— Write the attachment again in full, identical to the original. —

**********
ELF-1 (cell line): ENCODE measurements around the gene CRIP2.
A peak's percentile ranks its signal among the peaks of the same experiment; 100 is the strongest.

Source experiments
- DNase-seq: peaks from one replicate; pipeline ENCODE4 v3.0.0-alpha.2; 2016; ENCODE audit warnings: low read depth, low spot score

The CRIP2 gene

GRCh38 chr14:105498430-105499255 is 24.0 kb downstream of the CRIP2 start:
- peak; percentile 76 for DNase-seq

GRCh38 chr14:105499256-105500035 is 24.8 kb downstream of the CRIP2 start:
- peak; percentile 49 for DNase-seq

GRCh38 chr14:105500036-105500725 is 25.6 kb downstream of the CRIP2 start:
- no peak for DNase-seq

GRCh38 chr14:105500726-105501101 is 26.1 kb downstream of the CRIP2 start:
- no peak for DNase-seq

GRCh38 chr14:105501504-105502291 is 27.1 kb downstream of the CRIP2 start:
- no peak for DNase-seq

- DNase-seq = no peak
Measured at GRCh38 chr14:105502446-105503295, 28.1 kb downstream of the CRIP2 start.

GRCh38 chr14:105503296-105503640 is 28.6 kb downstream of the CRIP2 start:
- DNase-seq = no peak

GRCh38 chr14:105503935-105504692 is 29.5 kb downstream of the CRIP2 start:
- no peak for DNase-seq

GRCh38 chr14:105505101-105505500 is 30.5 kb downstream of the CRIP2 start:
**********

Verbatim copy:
ELF-1 (cell line): ENCODE measurements around the gene CRIP2.
A peak's percentile ranks its signal among the peaks of the same experiment; 100 is the strongest.

Source experiments
- DNase-seq: peaks from one replicate; pipeline ENCODE4 v3.0.0-alpha.2; 2016; ENCODE audit warnings: low read depth, low spot score

The CRIP2 gene

GRCh38 chr14:105498430-105499255 is 24.0 kb downstream of the CRIP2 start:
- peak; percentile 76 for DNase-seq

GRCh38 chr14:105499256-105500035 is 24.8 kb downstream of the CRIP2 start:
- peak; percentile 49 for DNase-seq

GRCh38 chr14:105500036-105500725 is 25.6 kb downstream of the CRIP2 start:
- no peak for DNase-seq

GRCh38 chr14:105500726-105501101 is 26.1 kb downstream of the CRIP2 start:
- no peak for DNase-seq

GRCh38 chr14:105501504-105502291 is 27.1 kb downstream of the CRIP2 start:
- no peak for DNase-seq

- DNase-seq = no peak
Measured at GRCh38 chr14:105502446-105503295, 28.1 kb downstream of the CRIP2 start.

GRCh38 chr14:105503296-105503640 is 28.6 kb downstream of the CRIP2 start:
- DNase-seq = no peak

GRCh38 chr14:105503935-105504692 is 29.5 kb downstream of the CRIP2 start:
- no peak for DNase-seq

GRCh38 chr14:105505101-105505500 is 30.5 kb downstream of the CRIP2 start: